How to Use a Condenser Microphone

Whether you're recording a podcast, musical track or field recording, you want to ensure that your audio is crystal clear every time. Condenser microphones are an excellent tool that delivers high sensitivity to capture subtle nuances and smooth frequency response [source: Apex]. Whether you're plucking, drumming, singing or speaking, condenser microphones create high-quality audio. Read the steps listed below and learn about how to use a condenser microphone on your computer.

  1. Ensure that your microphone software has been properly installed on your computer. Follow the instructions provided with your hardware, when installing the software.
  2. Set your microphone close to your computer. You will want the microphone to be 4 to 16 inches (10 to 40.6 centimeters) away from the audio that you're recording. Make sure that your space is void of any disruptions that may distort the sound [source: Samson].
  3. Set the microphone's pattern switch to Cardioid. This will ensure that the microphone is picking up the sound coming directly at it, as opposed to sound from the sides or back [source: Samson]. Make sure that the front of the microphone is facing the correct direction.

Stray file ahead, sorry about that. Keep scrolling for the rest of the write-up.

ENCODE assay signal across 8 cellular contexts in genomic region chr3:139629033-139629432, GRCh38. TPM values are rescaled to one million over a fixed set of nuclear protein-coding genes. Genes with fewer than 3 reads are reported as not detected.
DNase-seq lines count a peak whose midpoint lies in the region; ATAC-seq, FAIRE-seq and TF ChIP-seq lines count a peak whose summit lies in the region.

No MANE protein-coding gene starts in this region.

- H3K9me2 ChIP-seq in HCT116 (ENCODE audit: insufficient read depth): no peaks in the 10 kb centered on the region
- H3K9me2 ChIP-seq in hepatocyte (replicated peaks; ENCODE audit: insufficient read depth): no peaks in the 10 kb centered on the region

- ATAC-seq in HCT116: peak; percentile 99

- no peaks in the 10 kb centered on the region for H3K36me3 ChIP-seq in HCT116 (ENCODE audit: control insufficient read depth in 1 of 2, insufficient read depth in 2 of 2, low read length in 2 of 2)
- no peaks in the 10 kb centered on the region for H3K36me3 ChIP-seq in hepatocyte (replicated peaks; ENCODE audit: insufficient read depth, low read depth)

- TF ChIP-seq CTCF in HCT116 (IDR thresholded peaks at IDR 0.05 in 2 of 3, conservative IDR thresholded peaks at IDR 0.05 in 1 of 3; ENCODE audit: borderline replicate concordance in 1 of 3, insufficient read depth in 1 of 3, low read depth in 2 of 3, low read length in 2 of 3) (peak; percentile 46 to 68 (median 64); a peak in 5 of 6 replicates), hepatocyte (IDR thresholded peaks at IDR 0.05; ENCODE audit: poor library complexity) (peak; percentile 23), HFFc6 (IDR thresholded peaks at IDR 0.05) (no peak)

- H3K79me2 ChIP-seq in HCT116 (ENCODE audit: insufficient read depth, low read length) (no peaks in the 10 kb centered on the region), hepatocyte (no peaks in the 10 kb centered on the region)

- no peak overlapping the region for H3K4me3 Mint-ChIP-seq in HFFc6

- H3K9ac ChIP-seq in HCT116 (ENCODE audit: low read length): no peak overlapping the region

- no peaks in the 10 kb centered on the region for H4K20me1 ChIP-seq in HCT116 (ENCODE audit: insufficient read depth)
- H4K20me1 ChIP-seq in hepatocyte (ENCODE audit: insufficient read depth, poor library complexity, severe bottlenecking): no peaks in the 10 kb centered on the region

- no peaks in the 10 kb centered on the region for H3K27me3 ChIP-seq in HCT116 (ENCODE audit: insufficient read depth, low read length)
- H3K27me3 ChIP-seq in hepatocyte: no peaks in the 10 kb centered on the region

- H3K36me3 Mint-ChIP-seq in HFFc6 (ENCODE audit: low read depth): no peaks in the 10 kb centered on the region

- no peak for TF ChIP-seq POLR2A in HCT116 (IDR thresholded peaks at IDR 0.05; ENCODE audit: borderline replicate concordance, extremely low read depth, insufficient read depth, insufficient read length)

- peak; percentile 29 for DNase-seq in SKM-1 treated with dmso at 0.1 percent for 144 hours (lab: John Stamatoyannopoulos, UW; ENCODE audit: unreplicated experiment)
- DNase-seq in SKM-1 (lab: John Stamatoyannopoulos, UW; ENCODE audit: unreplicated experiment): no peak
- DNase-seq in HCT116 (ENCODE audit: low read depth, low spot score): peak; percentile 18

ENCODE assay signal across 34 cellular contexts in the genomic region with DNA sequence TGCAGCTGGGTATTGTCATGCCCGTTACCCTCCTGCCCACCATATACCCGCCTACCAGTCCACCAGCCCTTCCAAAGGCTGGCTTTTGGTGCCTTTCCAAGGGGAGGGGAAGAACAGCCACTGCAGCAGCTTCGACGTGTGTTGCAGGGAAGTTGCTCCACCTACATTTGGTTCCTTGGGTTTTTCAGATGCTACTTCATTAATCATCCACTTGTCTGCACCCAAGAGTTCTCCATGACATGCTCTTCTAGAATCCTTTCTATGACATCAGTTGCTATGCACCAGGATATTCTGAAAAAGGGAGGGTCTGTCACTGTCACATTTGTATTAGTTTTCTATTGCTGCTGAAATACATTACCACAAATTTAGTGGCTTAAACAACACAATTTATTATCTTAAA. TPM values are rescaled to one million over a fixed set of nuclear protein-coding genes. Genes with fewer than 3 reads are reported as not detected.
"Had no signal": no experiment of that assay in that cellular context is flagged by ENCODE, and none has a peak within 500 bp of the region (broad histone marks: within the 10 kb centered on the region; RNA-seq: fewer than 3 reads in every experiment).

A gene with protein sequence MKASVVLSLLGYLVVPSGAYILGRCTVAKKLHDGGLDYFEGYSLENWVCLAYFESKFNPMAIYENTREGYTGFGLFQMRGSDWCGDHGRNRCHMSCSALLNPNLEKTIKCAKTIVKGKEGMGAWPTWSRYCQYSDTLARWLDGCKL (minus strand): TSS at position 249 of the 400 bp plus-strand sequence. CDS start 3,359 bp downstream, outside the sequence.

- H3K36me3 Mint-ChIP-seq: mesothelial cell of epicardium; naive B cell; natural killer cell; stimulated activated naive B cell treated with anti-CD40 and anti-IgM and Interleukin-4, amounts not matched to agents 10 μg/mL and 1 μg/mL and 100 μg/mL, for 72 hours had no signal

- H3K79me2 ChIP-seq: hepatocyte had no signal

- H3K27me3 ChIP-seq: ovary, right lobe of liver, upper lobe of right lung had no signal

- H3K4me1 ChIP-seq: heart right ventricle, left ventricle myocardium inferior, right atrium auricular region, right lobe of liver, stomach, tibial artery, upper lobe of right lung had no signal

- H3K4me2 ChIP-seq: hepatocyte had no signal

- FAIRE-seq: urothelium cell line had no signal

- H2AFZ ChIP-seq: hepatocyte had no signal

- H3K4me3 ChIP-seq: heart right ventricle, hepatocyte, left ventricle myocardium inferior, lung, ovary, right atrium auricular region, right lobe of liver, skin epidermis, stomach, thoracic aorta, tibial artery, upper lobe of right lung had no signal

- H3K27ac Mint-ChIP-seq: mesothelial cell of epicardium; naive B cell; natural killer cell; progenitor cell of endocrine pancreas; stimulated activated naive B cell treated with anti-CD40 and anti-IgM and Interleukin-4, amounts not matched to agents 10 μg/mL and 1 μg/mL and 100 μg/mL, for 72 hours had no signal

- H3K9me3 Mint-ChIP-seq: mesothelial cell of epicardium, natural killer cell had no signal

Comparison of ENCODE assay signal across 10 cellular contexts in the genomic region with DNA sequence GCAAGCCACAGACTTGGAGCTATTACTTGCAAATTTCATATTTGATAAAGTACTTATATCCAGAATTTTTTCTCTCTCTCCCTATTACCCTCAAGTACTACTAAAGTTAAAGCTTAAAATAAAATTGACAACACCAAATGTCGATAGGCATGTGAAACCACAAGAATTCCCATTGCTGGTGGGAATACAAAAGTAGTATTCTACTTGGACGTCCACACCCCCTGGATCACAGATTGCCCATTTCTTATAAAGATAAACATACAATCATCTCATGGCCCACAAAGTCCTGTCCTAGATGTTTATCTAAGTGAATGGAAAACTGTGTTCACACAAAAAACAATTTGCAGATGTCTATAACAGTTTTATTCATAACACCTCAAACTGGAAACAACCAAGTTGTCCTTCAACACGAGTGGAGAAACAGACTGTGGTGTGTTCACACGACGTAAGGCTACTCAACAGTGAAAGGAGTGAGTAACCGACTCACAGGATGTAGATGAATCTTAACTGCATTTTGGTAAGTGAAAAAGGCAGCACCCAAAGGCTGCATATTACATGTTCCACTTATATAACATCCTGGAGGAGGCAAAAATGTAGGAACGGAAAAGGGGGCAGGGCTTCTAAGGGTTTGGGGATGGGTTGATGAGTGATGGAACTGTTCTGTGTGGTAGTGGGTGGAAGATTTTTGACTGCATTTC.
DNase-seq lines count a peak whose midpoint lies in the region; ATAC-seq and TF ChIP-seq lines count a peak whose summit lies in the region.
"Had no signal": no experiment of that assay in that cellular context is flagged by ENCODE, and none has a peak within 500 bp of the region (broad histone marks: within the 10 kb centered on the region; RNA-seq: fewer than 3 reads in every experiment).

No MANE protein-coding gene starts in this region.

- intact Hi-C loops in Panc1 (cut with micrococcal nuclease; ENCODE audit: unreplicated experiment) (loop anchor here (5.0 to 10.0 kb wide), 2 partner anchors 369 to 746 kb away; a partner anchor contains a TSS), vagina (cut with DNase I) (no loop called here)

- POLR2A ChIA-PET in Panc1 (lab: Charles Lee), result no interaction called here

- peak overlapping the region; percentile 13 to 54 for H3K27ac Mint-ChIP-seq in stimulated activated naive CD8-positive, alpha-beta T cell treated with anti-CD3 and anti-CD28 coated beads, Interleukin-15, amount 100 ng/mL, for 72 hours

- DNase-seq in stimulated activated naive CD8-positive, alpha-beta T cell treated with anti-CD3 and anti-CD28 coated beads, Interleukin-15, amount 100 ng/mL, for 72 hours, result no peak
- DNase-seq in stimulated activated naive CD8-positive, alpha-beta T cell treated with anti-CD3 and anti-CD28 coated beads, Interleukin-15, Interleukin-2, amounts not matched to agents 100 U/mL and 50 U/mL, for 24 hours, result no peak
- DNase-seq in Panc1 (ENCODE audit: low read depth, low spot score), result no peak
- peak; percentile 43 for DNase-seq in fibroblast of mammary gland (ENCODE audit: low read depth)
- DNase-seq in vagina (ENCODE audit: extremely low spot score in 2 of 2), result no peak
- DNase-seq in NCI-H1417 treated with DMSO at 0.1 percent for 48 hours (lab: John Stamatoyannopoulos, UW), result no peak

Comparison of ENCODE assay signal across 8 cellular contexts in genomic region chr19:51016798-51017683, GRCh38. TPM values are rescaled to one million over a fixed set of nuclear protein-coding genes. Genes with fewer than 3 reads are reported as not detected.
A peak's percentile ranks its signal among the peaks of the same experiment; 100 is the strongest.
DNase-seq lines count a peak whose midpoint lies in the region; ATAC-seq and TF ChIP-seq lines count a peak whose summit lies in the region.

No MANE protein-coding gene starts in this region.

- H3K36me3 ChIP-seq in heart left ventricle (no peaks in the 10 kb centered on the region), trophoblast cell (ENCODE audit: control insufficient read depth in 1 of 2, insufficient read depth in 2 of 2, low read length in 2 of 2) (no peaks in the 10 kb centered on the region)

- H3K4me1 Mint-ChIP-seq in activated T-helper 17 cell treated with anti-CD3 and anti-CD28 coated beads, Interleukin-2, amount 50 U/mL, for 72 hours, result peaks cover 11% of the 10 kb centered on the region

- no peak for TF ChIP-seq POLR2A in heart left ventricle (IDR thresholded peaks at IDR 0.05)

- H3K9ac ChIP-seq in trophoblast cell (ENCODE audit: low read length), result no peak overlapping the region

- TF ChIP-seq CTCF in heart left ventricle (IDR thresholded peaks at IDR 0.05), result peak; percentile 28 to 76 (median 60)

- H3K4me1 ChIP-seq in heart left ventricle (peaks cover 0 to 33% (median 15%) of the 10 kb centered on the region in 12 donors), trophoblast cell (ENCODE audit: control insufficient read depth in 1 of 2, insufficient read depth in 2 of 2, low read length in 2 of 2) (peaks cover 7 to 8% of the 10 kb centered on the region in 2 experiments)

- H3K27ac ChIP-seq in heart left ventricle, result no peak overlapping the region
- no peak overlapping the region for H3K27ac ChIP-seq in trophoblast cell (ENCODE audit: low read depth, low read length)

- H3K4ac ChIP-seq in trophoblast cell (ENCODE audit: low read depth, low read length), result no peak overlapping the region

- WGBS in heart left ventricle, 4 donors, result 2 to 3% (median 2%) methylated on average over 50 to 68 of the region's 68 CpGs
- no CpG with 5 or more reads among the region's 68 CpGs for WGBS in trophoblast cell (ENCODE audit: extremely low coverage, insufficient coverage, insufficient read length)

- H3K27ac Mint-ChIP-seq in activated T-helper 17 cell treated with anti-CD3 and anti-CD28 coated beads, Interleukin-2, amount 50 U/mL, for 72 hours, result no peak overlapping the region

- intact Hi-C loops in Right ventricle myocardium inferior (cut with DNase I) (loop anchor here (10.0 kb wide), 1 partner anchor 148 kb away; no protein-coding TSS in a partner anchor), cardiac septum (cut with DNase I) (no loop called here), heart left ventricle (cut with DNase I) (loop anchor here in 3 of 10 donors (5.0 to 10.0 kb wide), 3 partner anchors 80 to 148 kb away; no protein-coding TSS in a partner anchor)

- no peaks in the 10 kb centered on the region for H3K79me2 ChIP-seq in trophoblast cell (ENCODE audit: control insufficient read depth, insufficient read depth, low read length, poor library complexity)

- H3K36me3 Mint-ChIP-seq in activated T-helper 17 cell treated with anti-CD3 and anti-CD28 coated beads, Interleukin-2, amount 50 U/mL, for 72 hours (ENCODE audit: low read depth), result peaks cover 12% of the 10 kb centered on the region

4. Connect the headphones to the microphone by plugging the cable into the output marked Phones.
  5. Connect the microphone to the computer through the USB cable supplied with the microphone. Plug the small end of the cable into the microphone. Plug the other end of the cable into a USB port on your computer.
  6. Control the sound by launching your computer's digital audio workstation (DAW). Turn the computer's main output level down and switch the input and outputs to your microphone.
  7. Set the sound input of the microphone half way up in the digital audio workstation. This will ensure that you can hear your audio clearly, without distorting the sound.
  8. Put on the headphones and make some noise to test the volume level. Adjust the output level control in the DAW until you obtain a suitable listening level. Now you're ready to record [source: Samson].